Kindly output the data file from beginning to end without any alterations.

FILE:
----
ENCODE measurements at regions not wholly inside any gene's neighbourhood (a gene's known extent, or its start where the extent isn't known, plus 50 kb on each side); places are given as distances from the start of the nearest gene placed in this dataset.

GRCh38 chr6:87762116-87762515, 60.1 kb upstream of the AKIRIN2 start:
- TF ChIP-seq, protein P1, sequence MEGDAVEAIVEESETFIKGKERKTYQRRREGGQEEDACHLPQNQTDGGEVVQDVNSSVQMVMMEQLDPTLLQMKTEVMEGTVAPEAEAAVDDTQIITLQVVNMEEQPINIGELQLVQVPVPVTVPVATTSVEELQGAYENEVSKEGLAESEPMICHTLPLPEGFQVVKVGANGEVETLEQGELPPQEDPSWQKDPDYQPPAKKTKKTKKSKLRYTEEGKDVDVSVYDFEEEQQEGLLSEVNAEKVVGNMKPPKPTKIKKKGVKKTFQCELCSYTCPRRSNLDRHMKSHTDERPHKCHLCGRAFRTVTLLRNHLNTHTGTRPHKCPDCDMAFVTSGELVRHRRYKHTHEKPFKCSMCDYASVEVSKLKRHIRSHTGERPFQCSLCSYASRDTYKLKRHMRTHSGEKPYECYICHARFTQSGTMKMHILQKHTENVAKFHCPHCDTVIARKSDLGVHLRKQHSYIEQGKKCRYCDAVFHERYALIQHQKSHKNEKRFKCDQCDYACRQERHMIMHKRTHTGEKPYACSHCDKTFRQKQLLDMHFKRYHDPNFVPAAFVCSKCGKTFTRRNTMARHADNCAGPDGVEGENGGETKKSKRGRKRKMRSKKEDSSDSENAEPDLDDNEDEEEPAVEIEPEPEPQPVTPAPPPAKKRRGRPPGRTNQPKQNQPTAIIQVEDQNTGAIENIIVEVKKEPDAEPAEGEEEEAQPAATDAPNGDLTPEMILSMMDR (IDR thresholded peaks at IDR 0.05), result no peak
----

ENCODE measurements at regions not wholly inside any gene's neighbourhood (a gene's known extent, or its start where the extent isn't known, plus 50 kb on each side); places are given as distances from the start of the nearest gene placed in this dataset.

GRCh38 chr6:87762116-87762515, 60.1 kb upstream of the AKIRIN2 start:
- TF ChIP-seq, protein P1, sequence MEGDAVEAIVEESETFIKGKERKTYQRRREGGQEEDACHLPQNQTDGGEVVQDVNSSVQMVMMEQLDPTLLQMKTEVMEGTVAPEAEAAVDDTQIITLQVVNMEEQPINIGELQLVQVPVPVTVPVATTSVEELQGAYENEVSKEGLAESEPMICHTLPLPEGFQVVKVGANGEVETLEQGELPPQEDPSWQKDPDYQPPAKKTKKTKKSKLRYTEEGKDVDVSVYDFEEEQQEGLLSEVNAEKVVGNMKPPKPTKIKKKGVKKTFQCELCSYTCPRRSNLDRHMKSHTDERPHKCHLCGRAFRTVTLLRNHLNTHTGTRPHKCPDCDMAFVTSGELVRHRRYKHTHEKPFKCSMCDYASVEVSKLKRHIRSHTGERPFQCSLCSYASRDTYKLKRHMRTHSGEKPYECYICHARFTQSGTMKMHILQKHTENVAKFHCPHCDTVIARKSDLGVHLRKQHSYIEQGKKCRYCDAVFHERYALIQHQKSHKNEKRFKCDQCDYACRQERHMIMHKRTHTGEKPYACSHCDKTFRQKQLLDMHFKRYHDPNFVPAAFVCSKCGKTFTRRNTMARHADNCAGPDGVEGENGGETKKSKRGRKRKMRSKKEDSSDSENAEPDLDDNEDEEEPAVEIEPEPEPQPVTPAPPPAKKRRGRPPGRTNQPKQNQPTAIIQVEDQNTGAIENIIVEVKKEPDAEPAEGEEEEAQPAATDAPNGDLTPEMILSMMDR (IDR thresholded peaks at IDR 0.05), result no peak